railway systems in the world. The enormous tourist potential of these
71. Role of Tourism Industry in Generating Foreign Exchange
products will be tapped during the Tenth Plan. As steam-hauled trains like
the Royal Orient, Buddha Parikrama, Palace-On-Wheels and Fairy Queen
are extremely popular with tourists, steam traction for special tourist
segments will be continued. Trains like the Shatabdi and the Rajdhani with
a special tourism and hospitality focus will be planned both for foreign and
India’s 7,000-km coastline and her mighty rivers will be tapped for the
promotion of cruises. Care will be taken to develop world class tourism
products. As the Ministry of Tourism’s financial assistance to the states has
not been able to have the desired impact in terms of creating of world class
tourism infrastructure, the emphasis must shift to the development of
specific travel circuits as internationally competitive destinations and the
convergence of resources and expertise for these circuits.
The availability of trained manpower is essential to achieve excellence in
the tourism sector. At present, there are 21 Institutes of Hotel Management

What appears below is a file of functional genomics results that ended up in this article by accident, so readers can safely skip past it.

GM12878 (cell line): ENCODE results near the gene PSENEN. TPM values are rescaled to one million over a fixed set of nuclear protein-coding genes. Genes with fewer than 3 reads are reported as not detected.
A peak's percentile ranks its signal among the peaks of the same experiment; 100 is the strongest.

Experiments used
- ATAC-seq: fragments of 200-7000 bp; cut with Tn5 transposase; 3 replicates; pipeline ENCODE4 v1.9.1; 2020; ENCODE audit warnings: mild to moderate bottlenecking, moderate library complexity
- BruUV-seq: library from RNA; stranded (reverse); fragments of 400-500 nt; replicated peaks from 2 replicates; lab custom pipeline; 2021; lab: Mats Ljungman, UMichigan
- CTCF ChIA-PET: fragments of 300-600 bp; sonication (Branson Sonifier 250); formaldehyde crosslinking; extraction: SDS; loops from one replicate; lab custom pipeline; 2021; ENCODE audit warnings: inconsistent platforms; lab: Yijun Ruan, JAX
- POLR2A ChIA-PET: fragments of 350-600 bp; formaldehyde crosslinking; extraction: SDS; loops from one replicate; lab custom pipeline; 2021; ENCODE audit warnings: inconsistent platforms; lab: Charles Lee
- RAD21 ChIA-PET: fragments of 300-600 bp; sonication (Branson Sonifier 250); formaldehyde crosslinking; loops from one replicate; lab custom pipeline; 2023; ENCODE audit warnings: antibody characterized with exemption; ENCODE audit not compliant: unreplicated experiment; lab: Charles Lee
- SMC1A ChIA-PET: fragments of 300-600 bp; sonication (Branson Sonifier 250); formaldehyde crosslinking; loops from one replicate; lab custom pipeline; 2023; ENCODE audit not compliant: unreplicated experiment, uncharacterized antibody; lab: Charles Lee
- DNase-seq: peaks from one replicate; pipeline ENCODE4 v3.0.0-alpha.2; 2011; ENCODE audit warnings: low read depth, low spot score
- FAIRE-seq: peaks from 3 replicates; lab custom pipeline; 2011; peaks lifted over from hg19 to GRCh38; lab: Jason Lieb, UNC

and Catering Technology (IHM&TC) and 13 Food Craft Institutes in the
country. In addition, a good number of accredited institutes also cater to
the growing demand in the service sector. It is estimated that only 50 per
cent of the requirement of the market is met by these institutes. Five new
Institutes of hotel management would be set up in the Tenth Plan – three in
the newly created states of Uttaranchal, Jharkhand and Chhattisgarh and
two in the northeast. In addition, 15 more Food Craft Institutes will be set
up in the Tenth Plan, and efforts will be made to take culinary crafts and
training to the rural areas through mobile training units. A new scheme on
capacity building to train service providers in the unorganised sector such
as small hotels, dhabas, restaurants and other eating joints is also proposed.
18.5 Strategy For Effective Marketing
72. Role of Tourism Industry in Generating Foreign Exchange
As there is fierce competition for tourists from India’s source markets,
India needs to change its traditional marketing approach to one that is more
competitive and modern. It needs to develop a unique market position,